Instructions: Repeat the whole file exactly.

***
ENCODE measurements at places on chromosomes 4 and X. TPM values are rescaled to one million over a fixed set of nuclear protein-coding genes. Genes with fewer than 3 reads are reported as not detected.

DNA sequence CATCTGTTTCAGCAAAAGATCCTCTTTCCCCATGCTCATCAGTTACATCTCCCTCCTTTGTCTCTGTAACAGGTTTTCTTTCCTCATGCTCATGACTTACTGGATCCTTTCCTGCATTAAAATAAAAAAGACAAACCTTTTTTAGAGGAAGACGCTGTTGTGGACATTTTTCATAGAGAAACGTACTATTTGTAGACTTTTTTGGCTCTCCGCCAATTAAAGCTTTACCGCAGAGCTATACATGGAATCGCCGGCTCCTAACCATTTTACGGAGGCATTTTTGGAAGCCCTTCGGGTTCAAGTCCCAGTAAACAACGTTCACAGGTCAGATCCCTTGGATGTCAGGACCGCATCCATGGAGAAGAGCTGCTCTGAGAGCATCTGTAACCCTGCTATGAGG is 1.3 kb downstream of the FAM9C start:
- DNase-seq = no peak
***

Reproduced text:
ENCODE measurements at places on chromosomes 4 and X. TPM values are rescaled to one million over a fixed set of nuclear protein-coding genes. Genes with fewer than 3 reads are reported as not detected.

DNA sequence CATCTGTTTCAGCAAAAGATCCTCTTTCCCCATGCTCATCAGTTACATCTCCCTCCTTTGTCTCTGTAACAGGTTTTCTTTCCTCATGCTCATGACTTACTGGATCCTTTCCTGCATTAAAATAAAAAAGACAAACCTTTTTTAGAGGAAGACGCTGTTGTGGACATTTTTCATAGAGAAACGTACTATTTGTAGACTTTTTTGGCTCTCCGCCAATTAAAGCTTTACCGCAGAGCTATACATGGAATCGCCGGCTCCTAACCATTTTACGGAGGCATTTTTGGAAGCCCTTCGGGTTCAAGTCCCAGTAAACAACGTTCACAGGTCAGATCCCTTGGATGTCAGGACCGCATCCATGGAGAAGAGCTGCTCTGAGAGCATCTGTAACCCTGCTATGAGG is 1.3 kb downstream of the FAM9C start:
- DNase-seq = no peak